Interesting news for all you blackout drunks out there: Booze doesn't kill brain cells so much as interfere with brain receptors which can prevent memories from forming. Or so say researchers in the latest issue of The Journal of Neuroscience. “Alcohol isn’t damaging the cells in any way that we can detect,” senior investigator Charles F. Zorumski told ScienceBlog. “As a matter of fact, even at the high levels we used [in their experiment], we don’t see any changes in how the brain cells communicate. You still process information. You’re not anesthetized. You haven’t passed out. But you’re not forming new memories.”So much for the Cliff Claven theory of drinking...
"Well ya see, Norm, it's like this. A herd of buffalo can only move as fast as the slowest buffalo. And when the herd is hunted, it is the slowest and weakest ones at the back that are killed first. This natural selection is good for the herd as a whole, because the general speed and health of the whole group keeps improving by the regular killing of the weakest members.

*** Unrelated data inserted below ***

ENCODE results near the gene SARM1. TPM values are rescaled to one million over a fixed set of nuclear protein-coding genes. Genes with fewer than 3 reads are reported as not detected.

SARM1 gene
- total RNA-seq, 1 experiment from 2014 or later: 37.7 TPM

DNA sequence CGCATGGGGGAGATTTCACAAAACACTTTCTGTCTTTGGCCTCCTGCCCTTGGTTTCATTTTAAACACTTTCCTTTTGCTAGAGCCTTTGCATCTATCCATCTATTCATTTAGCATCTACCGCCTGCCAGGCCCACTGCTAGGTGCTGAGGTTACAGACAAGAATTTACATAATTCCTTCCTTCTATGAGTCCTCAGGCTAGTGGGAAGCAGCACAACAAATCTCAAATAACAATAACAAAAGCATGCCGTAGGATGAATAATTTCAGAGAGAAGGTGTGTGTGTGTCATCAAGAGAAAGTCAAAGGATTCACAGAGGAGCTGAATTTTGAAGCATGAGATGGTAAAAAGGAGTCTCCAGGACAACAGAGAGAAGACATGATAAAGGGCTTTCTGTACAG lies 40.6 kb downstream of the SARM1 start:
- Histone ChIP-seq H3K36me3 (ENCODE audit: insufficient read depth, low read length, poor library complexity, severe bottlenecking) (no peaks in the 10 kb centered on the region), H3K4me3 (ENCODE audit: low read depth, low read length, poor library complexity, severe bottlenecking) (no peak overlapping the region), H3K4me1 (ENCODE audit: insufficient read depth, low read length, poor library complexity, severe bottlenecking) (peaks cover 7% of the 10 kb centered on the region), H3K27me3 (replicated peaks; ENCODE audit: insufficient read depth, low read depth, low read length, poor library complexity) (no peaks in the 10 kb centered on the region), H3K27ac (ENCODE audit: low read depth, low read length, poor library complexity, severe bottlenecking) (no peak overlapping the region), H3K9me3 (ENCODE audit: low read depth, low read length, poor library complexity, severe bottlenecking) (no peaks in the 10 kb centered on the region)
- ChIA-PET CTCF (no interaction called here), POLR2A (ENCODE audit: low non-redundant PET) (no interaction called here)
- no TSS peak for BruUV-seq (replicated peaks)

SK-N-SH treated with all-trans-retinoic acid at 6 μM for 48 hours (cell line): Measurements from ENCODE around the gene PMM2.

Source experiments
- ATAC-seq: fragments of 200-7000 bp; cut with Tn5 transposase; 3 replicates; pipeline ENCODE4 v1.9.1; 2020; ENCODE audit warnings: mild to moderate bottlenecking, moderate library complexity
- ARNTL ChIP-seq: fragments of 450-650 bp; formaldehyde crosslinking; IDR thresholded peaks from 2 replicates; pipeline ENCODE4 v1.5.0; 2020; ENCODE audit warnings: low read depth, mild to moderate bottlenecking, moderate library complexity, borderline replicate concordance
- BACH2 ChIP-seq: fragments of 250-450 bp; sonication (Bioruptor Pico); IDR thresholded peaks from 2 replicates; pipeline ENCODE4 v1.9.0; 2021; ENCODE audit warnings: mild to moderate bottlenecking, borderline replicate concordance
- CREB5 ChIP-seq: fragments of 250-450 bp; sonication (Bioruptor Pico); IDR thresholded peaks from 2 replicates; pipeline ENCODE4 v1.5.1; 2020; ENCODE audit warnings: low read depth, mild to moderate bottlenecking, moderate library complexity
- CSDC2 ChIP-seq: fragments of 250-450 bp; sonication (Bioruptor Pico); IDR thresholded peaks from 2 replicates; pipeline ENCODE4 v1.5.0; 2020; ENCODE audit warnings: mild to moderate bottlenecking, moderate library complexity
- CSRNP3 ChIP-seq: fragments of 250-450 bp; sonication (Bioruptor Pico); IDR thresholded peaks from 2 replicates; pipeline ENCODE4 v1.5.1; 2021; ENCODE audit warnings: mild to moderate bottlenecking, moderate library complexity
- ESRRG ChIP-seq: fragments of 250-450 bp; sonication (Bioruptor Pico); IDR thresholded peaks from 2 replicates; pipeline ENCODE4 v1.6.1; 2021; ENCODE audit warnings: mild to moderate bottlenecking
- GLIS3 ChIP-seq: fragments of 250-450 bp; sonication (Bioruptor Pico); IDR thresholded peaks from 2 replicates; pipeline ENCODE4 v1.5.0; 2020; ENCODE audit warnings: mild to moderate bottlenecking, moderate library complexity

In much the same way, the human brain can only operate as fast as the slowest brain cells. Excessive intake of alcohol, as we know, kills brain cells. But naturally, it attacks the slowest and weakest brain cells first. In this way, regular consumption of beer eliminates the weaker brain cells, making the brain a faster and more efficient machine!
That's why you always feel smarter after a few beers."